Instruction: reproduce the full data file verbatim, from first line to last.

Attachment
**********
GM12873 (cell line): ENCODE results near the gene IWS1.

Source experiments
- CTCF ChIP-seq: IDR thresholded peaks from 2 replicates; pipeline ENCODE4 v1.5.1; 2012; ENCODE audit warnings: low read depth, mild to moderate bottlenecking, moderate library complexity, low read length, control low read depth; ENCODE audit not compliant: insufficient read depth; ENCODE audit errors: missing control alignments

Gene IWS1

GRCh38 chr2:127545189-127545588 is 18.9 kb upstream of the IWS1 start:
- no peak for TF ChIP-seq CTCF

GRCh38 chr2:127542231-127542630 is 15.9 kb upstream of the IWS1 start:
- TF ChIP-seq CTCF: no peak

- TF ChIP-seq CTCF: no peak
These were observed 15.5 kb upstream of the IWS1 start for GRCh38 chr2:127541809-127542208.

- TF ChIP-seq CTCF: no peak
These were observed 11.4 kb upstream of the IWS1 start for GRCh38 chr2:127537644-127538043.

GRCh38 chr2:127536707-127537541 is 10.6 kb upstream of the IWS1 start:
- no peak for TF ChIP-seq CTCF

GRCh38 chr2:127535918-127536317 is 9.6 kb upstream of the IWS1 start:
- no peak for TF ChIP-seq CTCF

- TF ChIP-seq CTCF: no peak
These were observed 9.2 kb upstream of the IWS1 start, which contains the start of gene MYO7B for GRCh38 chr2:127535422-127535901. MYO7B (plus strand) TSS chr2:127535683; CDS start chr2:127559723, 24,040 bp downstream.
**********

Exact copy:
GM12873 (cell line): ENCODE results near the gene IWS1.

Source experiments
- CTCF ChIP-seq: IDR thresholded peaks from 2 replicates; pipeline ENCODE4 v1.5.1; 2012; ENCODE audit warnings: low read depth, mild to moderate bottlenecking, moderate library complexity, low read length, control low read depth; ENCODE audit not compliant: insufficient read depth; ENCODE audit errors: missing control alignments

Gene IWS1

GRCh38 chr2:127545189-127545588 is 18.9 kb upstream of the IWS1 start:
- no peak for TF ChIP-seq CTCF

GRCh38 chr2:127542231-127542630 is 15.9 kb upstream of the IWS1 start:
- TF ChIP-seq CTCF: no peak

- TF ChIP-seq CTCF: no peak
These were observed 15.5 kb upstream of the IWS1 start for GRCh38 chr2:127541809-127542208.

- TF ChIP-seq CTCF: no peak
These were observed 11.4 kb upstream of the IWS1 start for GRCh38 chr2:127537644-127538043.

GRCh38 chr2:127536707-127537541 is 10.6 kb upstream of the IWS1 start:
- no peak for TF ChIP-seq CTCF

GRCh38 chr2:127535918-127536317 is 9.6 kb upstream of the IWS1 start:
- no peak for TF ChIP-seq CTCF

- TF ChIP-seq CTCF: no peak
These were observed 9.2 kb upstream of the IWS1 start, which contains the start of gene MYO7B for GRCh38 chr2:127535422-127535901. MYO7B (plus strand) TSS chr2:127535683; CDS start chr2:127559723, 24,040 bp downstream.